The best short games that you can complete in one sitting

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It's easy to see how games are getting bigger and better looking with every passing year, but that often comes at the cost to the player's downtime. Take 2018's batch of triple-A stunners, from Assassin's Creed: Odyssey to Red Dead Redemption 2, which ask for at least two dozen or more hours just to finish their main story, and that's without considering all their side quests and ancillary objectives. 

During the busyness of Christmas, it can instead help to tuck into some of the best short games on the market in between all those family arguments and movie marathons, which is where this list comes in. Most of these short games last four hours or less, and some aren't even that, but all are worth playing beyond the brevity of their runtime. Check out the best short games you can play right now for PC, PS4, Xbox One, and Nintendo Switch. 

What Remains of Edith Finch 

Platform(s): PS4, Xbox One, PC

What is it? Interactive walking sim about the history of a cursed family living in the woods.  

Average time to complete: Three hours

You know how it’s often the single stanza poems that are the most powerful? What Remains of Edith Finch is the video game equivalent of that, roughly three hours in length but presenting an emotional range and depth that’s richer and more affecting than dozens of other, much longer games to have released in 2017. 

Developer Giant Sparrow craft a series of bite-size vignettes, akin to an anthology of short stories, but while each tale differs in gameplay variety, all share a bittersweet fondness for childhood, family, and friendship that tugs at the heartstrings (and the tear ducts) in ways you won’t be expecting. Set aside a cold, rainy evening by the fire for this one; it’s a must play.

The Stanley Parable 

Platform(s): PC

What is it? Self-aware parody of video game storytelling, featuring a guy named Stanley. 

Average time to complete: Two hours

The amount of time you’ll spend playing The Stanley Parable depends on how long you’re willing to go along with its idiosyncratic meta-commentary on the nature the video game medium. If the phrase “idiosyncratic meta-commentary on the nature of the video game medium” is already enough to make you roll your eyes, then maybe don’t give this one a shot, but anyone who’s played enough single player campaigns will find something to laugh at with The Stanley Parable’s fourth-wall breaking satire.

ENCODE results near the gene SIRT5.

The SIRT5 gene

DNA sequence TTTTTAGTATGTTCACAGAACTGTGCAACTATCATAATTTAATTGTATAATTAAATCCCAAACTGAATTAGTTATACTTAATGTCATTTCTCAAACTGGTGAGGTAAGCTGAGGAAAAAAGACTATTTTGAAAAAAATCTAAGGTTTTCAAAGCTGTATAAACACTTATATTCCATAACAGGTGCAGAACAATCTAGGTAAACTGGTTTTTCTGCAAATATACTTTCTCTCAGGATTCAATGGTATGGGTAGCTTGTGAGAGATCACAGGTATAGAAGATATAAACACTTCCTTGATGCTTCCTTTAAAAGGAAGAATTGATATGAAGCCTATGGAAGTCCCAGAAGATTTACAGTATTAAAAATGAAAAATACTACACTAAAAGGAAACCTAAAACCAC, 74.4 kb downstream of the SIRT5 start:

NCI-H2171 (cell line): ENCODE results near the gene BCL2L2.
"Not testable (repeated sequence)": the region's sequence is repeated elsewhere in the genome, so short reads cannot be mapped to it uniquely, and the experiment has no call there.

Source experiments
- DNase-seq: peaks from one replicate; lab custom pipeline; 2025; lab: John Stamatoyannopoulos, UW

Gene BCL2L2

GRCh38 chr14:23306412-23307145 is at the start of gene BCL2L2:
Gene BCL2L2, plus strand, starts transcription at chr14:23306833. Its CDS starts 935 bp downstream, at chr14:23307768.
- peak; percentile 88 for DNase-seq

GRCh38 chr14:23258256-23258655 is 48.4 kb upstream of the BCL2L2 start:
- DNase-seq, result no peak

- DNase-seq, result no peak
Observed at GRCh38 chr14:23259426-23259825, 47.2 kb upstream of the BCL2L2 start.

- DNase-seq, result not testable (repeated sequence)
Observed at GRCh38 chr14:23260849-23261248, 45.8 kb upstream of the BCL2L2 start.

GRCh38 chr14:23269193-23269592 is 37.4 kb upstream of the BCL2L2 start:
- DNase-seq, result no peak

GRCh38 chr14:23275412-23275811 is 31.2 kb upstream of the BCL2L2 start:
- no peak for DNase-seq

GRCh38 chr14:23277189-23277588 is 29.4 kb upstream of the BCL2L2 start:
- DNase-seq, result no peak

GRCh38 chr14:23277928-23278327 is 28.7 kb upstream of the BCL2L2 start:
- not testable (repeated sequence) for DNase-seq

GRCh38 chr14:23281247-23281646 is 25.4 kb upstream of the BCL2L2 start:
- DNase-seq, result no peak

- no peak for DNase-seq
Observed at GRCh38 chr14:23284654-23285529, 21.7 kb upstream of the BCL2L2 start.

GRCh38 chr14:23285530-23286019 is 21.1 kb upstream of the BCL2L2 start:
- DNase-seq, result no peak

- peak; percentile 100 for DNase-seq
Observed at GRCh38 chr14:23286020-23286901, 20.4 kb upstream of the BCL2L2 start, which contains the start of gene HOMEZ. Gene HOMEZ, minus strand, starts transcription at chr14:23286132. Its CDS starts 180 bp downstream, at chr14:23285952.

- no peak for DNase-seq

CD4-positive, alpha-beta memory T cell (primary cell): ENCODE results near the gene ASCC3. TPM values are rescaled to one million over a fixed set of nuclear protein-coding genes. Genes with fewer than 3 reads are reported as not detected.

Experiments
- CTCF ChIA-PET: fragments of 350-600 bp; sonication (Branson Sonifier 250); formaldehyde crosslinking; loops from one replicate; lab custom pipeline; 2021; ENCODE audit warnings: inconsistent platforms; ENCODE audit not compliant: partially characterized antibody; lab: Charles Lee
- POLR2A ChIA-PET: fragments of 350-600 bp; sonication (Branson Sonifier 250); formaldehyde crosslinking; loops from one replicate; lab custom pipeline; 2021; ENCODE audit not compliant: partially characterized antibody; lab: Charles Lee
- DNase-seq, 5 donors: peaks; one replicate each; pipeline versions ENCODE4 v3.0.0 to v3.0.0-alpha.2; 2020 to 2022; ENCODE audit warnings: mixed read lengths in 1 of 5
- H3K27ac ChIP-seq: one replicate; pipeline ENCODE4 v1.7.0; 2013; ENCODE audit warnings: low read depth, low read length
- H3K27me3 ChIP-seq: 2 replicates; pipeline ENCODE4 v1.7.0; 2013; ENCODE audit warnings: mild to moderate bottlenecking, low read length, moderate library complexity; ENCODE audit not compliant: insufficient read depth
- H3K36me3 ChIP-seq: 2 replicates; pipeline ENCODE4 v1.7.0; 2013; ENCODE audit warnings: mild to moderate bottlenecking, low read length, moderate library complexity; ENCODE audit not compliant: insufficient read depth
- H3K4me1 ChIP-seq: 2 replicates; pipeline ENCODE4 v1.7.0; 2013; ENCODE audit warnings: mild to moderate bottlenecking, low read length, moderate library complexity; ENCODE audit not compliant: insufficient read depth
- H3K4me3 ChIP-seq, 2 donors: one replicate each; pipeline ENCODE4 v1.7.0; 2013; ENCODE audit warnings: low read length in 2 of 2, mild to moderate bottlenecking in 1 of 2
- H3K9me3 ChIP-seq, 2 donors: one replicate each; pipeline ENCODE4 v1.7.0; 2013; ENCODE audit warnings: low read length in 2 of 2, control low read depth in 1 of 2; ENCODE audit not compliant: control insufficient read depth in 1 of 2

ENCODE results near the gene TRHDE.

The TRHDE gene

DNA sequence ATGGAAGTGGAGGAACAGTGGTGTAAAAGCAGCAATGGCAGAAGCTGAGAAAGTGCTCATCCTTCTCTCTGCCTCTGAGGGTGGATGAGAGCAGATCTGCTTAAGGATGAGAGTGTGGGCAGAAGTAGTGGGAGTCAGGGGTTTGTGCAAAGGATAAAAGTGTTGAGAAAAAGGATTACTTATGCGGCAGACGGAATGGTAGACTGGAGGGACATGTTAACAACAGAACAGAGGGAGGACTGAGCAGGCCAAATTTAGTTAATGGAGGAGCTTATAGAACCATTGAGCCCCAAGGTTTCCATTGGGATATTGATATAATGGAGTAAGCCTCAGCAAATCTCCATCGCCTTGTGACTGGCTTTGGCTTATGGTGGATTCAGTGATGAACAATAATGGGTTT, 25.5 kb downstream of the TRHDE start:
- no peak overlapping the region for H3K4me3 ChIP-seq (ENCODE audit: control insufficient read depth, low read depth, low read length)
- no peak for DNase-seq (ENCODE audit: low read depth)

It’s an annoyingly clever game, rapidly firing out the sort of shrewd observations about life, the universe, and everything that you wish you’d had come up with before hearing them. More than that, though, The Stanley Parable is a bona fide hoot, eliciting more genuine laughs over its 90 minute runtime than most “funny” games could ever hope to achieve.

Gone Home 

Platform(s): PC, PS4, Xbox One

What is it? Interactive narrative experience with puzzle elements and an emotional dramatic underlay. 

Average time to complete: Two hours

Gone Home set the standard for modern walking simulators in 2013, with a short but sweet yarn that strikes a deeply personal tone and sticks to that intimacy for the whole two hour jaunt. It threads a story through the narrative frame of a bright twenty something returning home after some extended time abroad, exploring her old stomping grounds as she reminisces on her upbringing and figures out what’s happened since she last set foot in the house. 

You never meet a single other character in the game, but Gone Home’s realistic dialogue makes you feel as though you’ve known every member of the Greenbriar family for a lifetime, which is especially impressive when you realize just how breezily the story whizzes through its neatly segmented chapters.

Grow Up 

Platform(s): PS4, Xbox One, PC

What is it? Endearing indie platformer starring a quirky robot attempting the long climb back into the stratosphere. 

Average time to complete: Four hours

Typically known for its sprawling open worlds full of busywork and an endless flow of activities, Ubisoft surprised everyone in 2015 with a small, indie-like platformer from its Reflections studio called Grow Home. It features an endearingly graceless robot named BUD, determined to clamber back up to his spaceship using the power of plant growth, and it was all kinds of amazing. 

The sequel, Grow Up, is a refined, expanded follow up to that heart-warming hit, and it’s just as good, if not better. You can make your way back up to the mothership within around four hours of Grow Up, so long as you make good use of its smart new features like the world map and BUD’s glider. But don’t feel the need to rush yourself; you’ll want to savour this dainty little adventure for as long as you can. 

The Unfinished Swan 

Platform(s): PS4, PS3, PS Vita

What is it? Puzzle adventure where you paint your way through a child’s imagination. 

Average time to complete: Three hours